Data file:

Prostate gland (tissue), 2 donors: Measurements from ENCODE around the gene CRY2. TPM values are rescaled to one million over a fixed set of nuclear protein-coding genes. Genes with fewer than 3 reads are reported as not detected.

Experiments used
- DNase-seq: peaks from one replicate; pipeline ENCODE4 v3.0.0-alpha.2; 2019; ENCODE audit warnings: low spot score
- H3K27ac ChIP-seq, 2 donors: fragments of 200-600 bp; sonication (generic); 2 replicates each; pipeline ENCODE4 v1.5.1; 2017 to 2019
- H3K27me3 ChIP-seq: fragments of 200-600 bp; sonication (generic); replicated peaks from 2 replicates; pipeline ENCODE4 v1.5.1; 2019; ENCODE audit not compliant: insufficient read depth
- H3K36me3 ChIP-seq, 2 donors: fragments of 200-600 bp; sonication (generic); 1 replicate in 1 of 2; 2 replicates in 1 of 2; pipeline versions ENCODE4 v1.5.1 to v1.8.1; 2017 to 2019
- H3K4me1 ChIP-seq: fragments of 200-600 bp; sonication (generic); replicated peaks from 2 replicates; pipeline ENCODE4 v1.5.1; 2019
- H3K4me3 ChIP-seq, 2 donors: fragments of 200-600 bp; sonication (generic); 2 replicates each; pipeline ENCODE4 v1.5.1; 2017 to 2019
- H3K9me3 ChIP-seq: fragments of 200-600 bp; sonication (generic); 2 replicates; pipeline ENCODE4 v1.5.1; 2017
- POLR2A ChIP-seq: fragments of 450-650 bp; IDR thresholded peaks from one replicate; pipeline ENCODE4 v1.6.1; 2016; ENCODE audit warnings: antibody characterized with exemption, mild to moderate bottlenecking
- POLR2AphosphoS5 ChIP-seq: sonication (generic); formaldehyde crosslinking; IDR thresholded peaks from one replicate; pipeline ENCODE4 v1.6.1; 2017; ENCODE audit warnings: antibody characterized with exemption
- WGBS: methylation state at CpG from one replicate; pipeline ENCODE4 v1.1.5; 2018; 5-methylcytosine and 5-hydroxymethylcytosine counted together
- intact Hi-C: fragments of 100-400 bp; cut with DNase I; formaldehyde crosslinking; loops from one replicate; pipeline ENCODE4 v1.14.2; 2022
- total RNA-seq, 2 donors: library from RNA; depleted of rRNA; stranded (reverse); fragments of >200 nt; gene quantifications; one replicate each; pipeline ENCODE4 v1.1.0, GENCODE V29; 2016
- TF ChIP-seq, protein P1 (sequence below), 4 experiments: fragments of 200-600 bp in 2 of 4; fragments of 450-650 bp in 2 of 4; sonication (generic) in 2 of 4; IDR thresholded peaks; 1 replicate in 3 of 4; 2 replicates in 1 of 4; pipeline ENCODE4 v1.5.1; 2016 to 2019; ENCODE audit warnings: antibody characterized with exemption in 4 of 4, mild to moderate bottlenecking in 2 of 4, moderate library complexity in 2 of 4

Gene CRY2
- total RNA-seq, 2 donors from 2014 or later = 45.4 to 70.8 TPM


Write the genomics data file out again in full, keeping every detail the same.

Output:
Prostate gland (tissue), 2 donors: Measurements from ENCODE around the gene CRY2. TPM values are rescaled to one million over a fixed set of nuclear protein-coding genes. Genes with fewer than 3 reads are reported as not detected.

Experiments used
- DNase-seq: peaks from one replicate; pipeline ENCODE4 v3.0.0-alpha.2; 2019; ENCODE audit warnings: low spot score
- H3K27ac ChIP-seq, 2 donors: fragments of 200-600 bp; sonication (generic); 2 replicates each; pipeline ENCODE4 v1.5.1; 2017 to 2019
- H3K27me3 ChIP-seq: fragments of 200-600 bp; sonication (generic); replicated peaks from 2 replicates; pipeline ENCODE4 v1.5.1; 2019; ENCODE audit not compliant: insufficient read depth
- H3K36me3 ChIP-seq, 2 donors: fragments of 200-600 bp; sonication (generic); 1 replicate in 1 of 2; 2 replicates in 1 of 2; pipeline versions ENCODE4 v1.5.1 to v1.8.1; 2017 to 2019
- H3K4me1 ChIP-seq: fragments of 200-600 bp; sonication (generic); replicated peaks from 2 replicates; pipeline ENCODE4 v1.5.1; 2019
- H3K4me3 ChIP-seq, 2 donors: fragments of 200-600 bp; sonication (generic); 2 replicates each; pipeline ENCODE4 v1.5.1; 2017 to 2019
- H3K9me3 ChIP-seq: fragments of 200-600 bp; sonication (generic); 2 replicates; pipeline ENCODE4 v1.5.1; 2017
- POLR2A ChIP-seq: fragments of 450-650 bp; IDR thresholded peaks from one replicate; pipeline ENCODE4 v1.6.1; 2016; ENCODE audit warnings: antibody characterized with exemption, mild to moderate bottlenecking
- POLR2AphosphoS5 ChIP-seq: sonication (generic); formaldehyde crosslinking; IDR thresholded peaks from one replicate; pipeline ENCODE4 v1.6.1; 2017; ENCODE audit warnings: antibody characterized with exemption
- WGBS: methylation state at CpG from one replicate; pipeline ENCODE4 v1.1.5; 2018; 5-methylcytosine and 5-hydroxymethylcytosine counted together
- intact Hi-C: fragments of 100-400 bp; cut with DNase I; formaldehyde crosslinking; loops from one replicate; pipeline ENCODE4 v1.14.2; 2022
- total RNA-seq, 2 donors: library from RNA; depleted of rRNA; stranded (reverse); fragments of >200 nt; gene quantifications; one replicate each; pipeline ENCODE4 v1.1.0, GENCODE V29; 2016
- TF ChIP-seq, protein P1 (sequence below), 4 experiments: fragments of 200-600 bp in 2 of 4; fragments of 450-650 bp in 2 of 4; sonication (generic) in 2 of 4; IDR thresholded peaks; 1 replicate in 3 of 4; 2 replicates in 1 of 4; pipeline ENCODE4 v1.5.1; 2016 to 2019; ENCODE audit warnings: antibody characterized with exemption in 4 of 4, mild to moderate bottlenecking in 2 of 4, moderate library complexity in 2 of 4

Gene CRY2
- total RNA-seq, 2 donors from 2014 or later = 45.4 to 70.8 TPM